The separation of some of the liquid phase from a grease

Blending

The process of mixing lubricants or components for the purpose of obtaining the desired physical and/or chemical properties (see compounding)

Capacity

The amount of contaminants a filter will hold before an excessive pressure drop is caused. Most filters have bypass valves which open when a filter reaches its rated capacity.

Cavitation

Formation of an air or vapor pocket (or bubble) due to lowering of pressure in a liquid, often as a result of a solid body, such as a propeller or piston, moving through the liquid; also, the pitting or wearing away of a solid surface as a result of the violent collapse of a vapor bubble. Cavitation can occur in a hydraulic system as a result of low fluid levels that draw air into the fluid, producing tiny bubbles that expand followed by rapid implosion, causing metal erosion and eventual pump destruction.

Chromatography

An analytical technique whereby a complex substance is adsorbed on a solid or liquid substrate and progressively eluted by a flow of a substance (the eluant) in which the components of the substance under investigation are differentially soluble. The eluant can be a liquid or a gas. When the substrate is filter paper and the eluant a liquid, a chromatogram of colored bands can be developed by use of indicators. For gas chromatography, electronic detectors are normally used to indicate passage of the various components from the system.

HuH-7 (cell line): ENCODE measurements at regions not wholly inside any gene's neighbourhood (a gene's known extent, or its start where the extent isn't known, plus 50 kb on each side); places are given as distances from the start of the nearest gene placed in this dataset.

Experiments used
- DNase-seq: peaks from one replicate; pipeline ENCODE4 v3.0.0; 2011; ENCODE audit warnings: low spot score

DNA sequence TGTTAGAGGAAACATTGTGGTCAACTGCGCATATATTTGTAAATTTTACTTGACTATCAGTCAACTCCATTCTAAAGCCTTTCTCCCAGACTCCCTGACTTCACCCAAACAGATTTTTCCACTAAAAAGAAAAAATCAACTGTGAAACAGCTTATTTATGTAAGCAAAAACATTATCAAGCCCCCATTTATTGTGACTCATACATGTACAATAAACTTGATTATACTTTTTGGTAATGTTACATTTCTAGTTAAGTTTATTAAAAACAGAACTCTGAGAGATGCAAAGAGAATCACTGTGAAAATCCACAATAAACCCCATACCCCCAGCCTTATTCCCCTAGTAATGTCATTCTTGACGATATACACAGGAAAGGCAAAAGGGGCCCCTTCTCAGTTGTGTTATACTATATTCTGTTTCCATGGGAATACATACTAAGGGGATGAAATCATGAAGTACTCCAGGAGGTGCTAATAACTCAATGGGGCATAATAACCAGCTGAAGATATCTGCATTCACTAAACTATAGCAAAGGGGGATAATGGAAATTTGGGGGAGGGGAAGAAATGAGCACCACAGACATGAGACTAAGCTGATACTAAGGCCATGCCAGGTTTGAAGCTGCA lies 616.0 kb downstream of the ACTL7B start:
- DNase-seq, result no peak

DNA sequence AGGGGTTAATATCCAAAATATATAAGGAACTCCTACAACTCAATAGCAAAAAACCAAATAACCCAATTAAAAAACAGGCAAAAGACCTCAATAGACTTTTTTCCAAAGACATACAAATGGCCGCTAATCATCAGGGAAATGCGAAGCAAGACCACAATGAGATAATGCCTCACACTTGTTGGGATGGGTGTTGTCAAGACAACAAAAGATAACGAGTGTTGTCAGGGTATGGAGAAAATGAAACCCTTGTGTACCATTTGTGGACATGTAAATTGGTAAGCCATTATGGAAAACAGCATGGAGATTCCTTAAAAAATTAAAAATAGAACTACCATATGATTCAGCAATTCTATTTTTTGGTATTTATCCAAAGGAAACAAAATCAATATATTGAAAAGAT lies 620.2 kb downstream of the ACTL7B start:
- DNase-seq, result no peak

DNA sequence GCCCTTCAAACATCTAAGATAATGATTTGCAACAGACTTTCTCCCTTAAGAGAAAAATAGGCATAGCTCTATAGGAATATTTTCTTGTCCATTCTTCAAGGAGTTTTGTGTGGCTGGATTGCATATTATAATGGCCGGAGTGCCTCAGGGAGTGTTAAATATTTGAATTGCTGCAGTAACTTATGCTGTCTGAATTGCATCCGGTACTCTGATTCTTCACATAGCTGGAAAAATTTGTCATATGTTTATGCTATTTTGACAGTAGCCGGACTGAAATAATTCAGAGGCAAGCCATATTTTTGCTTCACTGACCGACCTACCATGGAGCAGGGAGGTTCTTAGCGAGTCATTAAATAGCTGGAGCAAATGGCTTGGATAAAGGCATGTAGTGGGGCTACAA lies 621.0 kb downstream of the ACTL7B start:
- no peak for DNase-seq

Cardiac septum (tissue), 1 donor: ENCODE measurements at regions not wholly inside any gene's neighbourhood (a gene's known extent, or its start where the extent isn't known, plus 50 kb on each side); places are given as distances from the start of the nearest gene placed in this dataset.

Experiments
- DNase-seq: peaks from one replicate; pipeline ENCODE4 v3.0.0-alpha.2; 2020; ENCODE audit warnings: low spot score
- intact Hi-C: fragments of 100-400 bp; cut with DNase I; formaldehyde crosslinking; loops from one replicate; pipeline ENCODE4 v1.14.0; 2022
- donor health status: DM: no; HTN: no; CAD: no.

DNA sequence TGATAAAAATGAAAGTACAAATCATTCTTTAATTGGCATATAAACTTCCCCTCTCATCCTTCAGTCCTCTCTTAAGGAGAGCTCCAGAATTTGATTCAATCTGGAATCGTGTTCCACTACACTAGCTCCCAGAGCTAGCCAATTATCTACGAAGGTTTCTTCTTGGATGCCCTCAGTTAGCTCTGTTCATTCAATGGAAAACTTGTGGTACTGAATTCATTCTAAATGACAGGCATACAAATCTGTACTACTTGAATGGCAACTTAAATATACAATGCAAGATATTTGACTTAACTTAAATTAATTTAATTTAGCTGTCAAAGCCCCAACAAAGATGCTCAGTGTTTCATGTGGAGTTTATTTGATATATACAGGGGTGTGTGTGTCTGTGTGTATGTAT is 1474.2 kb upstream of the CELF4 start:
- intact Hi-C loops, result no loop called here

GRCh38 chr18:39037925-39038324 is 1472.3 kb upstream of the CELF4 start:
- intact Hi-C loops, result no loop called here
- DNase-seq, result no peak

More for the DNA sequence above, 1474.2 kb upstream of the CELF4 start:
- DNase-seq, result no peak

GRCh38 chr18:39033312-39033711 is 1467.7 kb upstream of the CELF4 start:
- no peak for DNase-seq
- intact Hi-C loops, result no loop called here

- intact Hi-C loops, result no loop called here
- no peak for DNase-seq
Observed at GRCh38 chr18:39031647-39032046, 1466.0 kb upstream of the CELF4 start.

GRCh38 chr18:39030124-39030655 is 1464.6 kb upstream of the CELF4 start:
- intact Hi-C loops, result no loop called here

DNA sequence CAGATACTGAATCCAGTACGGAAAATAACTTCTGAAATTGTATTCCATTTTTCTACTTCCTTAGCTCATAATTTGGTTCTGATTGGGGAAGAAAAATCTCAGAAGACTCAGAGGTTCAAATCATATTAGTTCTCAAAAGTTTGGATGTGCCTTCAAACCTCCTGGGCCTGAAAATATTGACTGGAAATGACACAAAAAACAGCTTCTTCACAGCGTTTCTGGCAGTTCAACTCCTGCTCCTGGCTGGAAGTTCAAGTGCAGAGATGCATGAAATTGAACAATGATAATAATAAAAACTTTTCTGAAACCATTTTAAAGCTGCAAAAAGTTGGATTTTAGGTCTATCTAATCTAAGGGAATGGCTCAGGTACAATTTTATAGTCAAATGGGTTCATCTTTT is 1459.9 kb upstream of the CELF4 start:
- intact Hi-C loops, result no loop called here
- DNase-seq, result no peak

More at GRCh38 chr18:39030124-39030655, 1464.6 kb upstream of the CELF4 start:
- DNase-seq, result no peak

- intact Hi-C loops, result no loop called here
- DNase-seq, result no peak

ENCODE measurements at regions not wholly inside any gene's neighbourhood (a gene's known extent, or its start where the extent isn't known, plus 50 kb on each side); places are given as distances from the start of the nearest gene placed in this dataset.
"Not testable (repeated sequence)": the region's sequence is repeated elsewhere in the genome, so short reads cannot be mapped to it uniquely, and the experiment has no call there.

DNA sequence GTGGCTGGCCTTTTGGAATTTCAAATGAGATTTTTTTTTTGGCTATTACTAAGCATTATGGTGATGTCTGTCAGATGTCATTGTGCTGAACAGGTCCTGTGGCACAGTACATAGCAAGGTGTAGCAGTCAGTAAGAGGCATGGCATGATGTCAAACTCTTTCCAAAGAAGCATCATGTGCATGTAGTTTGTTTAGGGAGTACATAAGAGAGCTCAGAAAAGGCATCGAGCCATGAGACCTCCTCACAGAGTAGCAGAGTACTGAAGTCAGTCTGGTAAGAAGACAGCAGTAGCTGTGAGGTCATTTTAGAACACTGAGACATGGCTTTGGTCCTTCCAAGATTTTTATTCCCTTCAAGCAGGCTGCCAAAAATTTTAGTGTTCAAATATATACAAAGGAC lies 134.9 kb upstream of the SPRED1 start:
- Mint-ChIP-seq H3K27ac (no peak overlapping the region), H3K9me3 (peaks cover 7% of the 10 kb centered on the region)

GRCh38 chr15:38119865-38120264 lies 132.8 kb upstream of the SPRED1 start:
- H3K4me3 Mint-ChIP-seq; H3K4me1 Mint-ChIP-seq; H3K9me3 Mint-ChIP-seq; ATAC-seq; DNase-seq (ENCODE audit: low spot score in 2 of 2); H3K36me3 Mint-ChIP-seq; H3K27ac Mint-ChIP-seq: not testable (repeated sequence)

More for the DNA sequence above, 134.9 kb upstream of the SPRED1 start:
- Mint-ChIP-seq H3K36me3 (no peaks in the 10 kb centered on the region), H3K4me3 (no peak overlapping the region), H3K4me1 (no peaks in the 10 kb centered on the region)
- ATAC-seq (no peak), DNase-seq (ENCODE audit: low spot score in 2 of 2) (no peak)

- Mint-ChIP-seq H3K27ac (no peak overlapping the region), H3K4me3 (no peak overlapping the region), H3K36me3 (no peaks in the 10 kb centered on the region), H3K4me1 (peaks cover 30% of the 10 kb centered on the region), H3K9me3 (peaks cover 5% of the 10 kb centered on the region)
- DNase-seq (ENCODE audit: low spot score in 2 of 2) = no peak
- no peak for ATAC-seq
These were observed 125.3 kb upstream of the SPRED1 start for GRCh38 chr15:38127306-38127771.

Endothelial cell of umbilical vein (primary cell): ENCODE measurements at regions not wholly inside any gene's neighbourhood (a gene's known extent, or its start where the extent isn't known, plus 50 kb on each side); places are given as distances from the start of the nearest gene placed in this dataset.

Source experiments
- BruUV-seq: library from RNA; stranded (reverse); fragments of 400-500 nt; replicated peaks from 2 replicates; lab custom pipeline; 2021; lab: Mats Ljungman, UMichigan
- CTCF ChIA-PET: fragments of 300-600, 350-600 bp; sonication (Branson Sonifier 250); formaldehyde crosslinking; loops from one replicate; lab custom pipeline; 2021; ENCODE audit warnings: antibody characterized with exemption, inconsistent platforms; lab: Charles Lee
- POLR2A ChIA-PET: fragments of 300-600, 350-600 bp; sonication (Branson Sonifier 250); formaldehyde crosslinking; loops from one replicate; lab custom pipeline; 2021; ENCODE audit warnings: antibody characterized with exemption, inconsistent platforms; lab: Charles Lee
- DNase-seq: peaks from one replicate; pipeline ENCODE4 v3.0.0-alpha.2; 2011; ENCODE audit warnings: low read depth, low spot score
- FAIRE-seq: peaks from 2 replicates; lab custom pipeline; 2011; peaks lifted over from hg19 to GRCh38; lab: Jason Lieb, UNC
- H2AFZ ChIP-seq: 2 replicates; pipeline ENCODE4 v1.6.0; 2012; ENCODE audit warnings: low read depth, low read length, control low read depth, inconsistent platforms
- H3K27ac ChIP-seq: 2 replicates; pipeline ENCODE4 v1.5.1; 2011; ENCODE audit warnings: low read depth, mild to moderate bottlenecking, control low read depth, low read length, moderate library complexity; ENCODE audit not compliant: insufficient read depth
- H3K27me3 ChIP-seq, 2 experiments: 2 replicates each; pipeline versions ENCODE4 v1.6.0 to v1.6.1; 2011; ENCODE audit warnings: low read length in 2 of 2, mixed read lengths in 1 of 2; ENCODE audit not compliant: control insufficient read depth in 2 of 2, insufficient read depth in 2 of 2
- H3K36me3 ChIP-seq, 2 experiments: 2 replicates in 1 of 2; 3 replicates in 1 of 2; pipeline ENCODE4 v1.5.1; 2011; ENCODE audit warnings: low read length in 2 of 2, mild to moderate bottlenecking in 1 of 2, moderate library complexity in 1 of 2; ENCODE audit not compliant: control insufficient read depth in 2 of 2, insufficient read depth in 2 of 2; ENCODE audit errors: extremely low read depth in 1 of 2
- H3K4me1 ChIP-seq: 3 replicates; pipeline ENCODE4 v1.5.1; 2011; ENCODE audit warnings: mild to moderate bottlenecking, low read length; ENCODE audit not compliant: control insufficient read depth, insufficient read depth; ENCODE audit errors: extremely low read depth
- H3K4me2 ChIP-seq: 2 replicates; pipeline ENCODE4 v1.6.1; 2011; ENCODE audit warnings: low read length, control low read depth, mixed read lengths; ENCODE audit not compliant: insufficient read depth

Coalescor

A separator that divides a mixture or emulsion of two immiscible liquids using the interfacial tension between the two liquids and the difference in wetting of the two liquids on a particular porous medium.

Compounded Oil

A petroleum oil to which has been added other chemical substances.

Dehydrator

A separator that removes water from the system fluid.

Density

The mass of a unit volume of a substance. Its numerical value varies with the units used.

Desorption